Reasons To Dig Down In Your 'No Dig' Garden

Organic gardeners often talk about the importance of leaving soil undisturbed. Those who understand soil know that its fragile ecosystem is best left to do its thing without too much digging or tilling. That said, there are some reasons why you might want to dig down in your garden. Here are three very good reasons to dig in a 'no dig' garden:

PondTo Make a Garden Wildlife Pond

One very good reason to dig even in a no dig garden is to create a wildlife pond. A wildlife pond is one of the very best ways to create a diverse habitat for a wide range of different creatures and to attract and help a wide range of wildlife in your garden. Helping the wildlife is not only good for the wildlife and our planet in general, it is also good for you as a gardener. Having a wide range of wildlife in your garden will make sure that your plants are pollinated, and that pest numbers are kept to manageable levels.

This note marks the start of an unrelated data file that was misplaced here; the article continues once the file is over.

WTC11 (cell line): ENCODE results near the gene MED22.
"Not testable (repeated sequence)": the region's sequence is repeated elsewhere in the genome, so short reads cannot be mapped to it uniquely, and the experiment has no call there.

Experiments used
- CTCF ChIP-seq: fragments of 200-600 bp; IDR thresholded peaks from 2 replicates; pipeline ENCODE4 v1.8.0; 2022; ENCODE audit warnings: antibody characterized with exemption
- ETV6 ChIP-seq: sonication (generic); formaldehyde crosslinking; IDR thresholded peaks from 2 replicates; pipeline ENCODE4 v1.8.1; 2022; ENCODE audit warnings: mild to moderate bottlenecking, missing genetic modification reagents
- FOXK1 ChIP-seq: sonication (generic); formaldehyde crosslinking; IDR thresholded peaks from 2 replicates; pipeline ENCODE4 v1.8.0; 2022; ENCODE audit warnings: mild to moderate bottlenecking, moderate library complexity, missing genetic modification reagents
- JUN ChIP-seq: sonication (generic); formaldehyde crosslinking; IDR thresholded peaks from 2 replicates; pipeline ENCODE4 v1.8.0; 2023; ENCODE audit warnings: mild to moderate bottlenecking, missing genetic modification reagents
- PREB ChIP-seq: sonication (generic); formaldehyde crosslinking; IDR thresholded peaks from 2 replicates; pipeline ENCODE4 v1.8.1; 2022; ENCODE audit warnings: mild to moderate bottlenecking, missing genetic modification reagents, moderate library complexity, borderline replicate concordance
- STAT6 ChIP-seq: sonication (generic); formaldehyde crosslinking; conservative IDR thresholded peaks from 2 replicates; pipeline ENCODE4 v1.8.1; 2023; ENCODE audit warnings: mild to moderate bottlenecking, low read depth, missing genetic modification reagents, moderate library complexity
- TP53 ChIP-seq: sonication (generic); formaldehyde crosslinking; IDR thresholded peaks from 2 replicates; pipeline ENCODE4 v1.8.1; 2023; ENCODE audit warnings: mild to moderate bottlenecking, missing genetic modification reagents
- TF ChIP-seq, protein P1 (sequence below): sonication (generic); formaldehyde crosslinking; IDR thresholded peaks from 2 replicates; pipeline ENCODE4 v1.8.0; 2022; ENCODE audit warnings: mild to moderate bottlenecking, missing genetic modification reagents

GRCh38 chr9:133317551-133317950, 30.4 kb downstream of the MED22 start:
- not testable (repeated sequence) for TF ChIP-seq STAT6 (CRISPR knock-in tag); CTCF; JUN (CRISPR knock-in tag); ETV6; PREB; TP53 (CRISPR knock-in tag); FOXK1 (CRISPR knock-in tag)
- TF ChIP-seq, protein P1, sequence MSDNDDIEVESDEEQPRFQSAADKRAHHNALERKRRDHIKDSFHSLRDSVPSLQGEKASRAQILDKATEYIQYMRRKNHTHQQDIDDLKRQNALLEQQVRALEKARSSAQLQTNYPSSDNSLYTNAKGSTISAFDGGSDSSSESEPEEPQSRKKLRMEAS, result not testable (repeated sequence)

Clay PotsTo Harvest Clay for Garden/Home Projects

Another reason why those trying to live more ethically and sustainably may wish to dig, even in a garden where the soil ecosystem is mostly preserved and protected, and that is to get your hands on an eco-friendly natural material for garden and home protects, crafting and other applications – clay. If you have clay where you live, then you can make use of this resource in a wide range of different ways. Digging clay on your own land on a small scale could help you improve your eco-friendly practices and reduce your carbon footprint by allowing you to avoid other more damaging materials like plastics.

WalipiniTo Make An Earth Sheltered Cold Frame or Greenhouse

One final reason to consider digging down in your garden is to create an earth sheltered greenhouse, cold frame or another garden structure. Since such a structure will make it easier to grow your own food throughout the year, and can increase the quantity and diversity of the plants you can grow where you live, this can be a good move for those looking to live a greener way of life.

Using 'no dig' methods in your growing areas can be a very good idea for organic gardeners, but that does not mean you don't need a spade at all. There are still certain reasons for digging that can improve your garden and your life enough to make it worthwhile disrupting a patch of soil.